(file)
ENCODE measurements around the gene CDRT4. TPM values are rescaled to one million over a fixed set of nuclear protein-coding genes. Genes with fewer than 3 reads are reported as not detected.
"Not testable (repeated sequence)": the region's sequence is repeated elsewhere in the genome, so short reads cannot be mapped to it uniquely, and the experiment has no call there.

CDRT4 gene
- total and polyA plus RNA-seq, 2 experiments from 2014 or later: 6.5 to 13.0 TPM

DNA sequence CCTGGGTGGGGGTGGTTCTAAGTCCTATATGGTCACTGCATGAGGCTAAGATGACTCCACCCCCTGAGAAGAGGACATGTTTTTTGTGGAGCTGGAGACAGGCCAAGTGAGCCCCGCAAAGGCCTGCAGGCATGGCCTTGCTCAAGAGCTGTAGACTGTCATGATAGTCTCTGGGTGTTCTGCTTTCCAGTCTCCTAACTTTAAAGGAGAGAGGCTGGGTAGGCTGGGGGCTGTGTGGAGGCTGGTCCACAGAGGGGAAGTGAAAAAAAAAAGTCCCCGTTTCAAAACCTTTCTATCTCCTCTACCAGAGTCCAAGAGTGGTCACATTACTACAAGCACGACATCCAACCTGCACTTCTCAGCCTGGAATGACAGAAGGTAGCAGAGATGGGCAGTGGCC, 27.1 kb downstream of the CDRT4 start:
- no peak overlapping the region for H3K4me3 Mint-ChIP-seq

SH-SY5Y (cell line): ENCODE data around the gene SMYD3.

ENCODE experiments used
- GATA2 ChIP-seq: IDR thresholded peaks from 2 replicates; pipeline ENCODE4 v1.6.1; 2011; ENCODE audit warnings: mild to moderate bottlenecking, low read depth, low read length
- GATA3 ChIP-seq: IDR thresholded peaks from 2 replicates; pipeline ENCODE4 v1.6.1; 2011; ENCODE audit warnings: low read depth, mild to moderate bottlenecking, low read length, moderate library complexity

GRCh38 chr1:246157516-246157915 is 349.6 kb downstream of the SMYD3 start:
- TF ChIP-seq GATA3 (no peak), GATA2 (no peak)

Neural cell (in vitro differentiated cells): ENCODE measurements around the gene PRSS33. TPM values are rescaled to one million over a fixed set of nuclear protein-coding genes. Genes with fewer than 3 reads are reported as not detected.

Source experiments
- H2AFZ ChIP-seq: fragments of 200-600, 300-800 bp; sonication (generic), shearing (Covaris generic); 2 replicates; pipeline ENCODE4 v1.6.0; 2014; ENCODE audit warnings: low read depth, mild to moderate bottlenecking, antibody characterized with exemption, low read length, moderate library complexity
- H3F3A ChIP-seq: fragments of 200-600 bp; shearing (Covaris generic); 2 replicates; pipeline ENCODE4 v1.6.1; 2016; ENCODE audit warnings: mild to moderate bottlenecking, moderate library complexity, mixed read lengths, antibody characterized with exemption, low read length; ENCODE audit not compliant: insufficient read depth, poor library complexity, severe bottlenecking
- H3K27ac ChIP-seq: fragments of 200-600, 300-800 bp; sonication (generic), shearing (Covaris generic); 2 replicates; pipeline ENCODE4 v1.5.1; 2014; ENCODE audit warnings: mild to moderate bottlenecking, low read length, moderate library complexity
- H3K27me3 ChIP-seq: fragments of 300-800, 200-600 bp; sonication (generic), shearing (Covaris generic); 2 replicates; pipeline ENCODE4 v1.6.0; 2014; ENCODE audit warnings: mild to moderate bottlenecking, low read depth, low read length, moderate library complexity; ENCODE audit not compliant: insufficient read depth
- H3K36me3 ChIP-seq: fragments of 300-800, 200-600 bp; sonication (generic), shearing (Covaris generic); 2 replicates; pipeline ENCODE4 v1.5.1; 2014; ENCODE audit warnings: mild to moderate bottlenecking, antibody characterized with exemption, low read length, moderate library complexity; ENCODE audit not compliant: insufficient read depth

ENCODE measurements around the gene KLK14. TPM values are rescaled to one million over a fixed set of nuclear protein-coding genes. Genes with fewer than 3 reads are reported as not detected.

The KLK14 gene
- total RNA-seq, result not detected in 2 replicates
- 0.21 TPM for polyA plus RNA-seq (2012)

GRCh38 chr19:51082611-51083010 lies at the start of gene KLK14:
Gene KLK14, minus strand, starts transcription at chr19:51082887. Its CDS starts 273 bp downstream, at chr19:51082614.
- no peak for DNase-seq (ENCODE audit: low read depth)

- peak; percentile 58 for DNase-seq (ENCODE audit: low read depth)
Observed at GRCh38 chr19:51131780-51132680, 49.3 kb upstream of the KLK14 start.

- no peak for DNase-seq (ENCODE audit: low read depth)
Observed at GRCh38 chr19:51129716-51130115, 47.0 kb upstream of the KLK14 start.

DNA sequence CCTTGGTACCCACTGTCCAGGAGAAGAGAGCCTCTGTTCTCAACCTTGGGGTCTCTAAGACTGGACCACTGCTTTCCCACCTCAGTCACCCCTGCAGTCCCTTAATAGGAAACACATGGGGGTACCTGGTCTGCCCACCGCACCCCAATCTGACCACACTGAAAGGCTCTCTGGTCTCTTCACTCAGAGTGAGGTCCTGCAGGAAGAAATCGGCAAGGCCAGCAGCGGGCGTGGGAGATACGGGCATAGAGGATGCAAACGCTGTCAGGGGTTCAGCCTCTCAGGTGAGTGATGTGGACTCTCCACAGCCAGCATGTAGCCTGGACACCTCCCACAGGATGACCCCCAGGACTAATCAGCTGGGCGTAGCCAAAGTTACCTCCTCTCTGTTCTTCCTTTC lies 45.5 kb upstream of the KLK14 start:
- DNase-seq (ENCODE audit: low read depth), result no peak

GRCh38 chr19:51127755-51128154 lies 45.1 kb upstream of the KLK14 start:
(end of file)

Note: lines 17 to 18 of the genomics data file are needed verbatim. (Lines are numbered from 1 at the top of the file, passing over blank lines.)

- H3K27ac ChIP-seq: fragments of 200-600, 300-800 bp; sonication (generic), shearing (Covaris generic); 2 replicates; pipeline ENCODE4 v1.5.1; 2014; ENCODE audit warnings: mild to moderate bottlenecking, low read length, moderate library complexity
- H3K27me3 ChIP-seq: fragments of 300-800, 200-600 bp; sonication (generic), shearing (Covaris generic); 2 replicates; pipeline ENCODE4 v1.6.0; 2014; ENCODE audit warnings: mild to moderate bottlenecking, low read depth, low read length, moderate library complexity; ENCODE audit not compliant: insufficient read depth